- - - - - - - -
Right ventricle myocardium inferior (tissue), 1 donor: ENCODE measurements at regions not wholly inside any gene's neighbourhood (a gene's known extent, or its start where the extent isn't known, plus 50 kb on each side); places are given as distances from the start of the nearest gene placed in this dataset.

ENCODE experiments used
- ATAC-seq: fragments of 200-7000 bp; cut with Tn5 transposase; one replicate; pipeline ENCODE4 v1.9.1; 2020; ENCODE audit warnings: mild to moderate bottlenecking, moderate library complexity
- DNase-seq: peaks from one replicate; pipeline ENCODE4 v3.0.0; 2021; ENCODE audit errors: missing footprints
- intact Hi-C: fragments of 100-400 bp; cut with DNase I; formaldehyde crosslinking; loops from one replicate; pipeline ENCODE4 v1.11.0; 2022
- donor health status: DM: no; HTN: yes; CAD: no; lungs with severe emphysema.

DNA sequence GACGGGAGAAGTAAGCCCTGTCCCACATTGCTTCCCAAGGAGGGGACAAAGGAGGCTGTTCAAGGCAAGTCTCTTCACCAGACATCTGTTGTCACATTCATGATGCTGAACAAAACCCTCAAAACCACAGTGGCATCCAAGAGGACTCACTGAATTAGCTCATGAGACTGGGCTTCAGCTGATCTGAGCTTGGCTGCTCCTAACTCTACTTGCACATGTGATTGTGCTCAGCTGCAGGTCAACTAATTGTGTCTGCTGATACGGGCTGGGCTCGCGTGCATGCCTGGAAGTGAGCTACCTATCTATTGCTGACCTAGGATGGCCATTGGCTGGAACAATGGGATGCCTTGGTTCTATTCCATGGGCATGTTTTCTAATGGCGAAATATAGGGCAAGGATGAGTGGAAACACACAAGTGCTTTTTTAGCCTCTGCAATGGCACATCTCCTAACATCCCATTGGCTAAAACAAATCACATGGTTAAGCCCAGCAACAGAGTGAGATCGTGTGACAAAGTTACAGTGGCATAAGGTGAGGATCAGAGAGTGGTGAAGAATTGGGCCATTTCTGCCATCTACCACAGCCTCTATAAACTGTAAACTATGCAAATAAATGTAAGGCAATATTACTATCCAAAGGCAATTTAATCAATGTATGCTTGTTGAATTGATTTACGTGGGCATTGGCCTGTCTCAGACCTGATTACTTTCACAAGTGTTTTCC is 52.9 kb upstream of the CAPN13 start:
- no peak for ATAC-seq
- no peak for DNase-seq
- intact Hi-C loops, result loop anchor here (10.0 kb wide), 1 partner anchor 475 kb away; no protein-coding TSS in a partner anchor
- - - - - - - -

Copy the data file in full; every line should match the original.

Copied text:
Right ventricle myocardium inferior (tissue), 1 donor: ENCODE measurements at regions not wholly inside any gene's neighbourhood (a gene's known extent, or its start where the extent isn't known, plus 50 kb on each side); places are given as distances from the start of the nearest gene placed in this dataset.

ENCODE experiments used
- ATAC-seq: fragments of 200-7000 bp; cut with Tn5 transposase; one replicate; pipeline ENCODE4 v1.9.1; 2020; ENCODE audit warnings: mild to moderate bottlenecking, moderate library complexity
- DNase-seq: peaks from one replicate; pipeline ENCODE4 v3.0.0; 2021; ENCODE audit errors: missing footprints
- intact Hi-C: fragments of 100-400 bp; cut with DNase I; formaldehyde crosslinking; loops from one replicate; pipeline ENCODE4 v1.11.0; 2022
- donor health status: DM: no; HTN: yes; CAD: no; lungs with severe emphysema.

DNA sequence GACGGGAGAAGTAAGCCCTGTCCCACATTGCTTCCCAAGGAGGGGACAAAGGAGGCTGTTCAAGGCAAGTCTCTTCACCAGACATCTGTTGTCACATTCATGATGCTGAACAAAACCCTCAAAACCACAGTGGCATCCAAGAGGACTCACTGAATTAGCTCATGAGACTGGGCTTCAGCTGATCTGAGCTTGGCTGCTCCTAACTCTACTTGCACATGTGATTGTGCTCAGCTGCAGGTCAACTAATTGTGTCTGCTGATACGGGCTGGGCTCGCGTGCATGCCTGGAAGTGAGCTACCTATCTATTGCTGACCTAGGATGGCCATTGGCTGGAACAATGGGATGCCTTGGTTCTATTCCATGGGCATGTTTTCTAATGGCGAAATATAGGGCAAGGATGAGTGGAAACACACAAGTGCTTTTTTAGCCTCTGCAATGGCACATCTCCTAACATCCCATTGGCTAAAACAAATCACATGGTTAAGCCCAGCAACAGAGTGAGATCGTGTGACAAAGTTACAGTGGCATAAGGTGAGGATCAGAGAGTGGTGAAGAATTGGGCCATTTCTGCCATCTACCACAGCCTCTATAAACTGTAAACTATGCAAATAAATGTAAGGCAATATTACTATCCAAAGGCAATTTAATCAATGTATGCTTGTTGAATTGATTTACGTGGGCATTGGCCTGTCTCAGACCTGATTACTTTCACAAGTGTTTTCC is 52.9 kb upstream of the CAPN13 start:
- no peak for ATAC-seq
- no peak for DNase-seq
- intact Hi-C loops, result loop anchor here (10.0 kb wide), 1 partner anchor 475 kb away; no protein-coding TSS in a partner anchor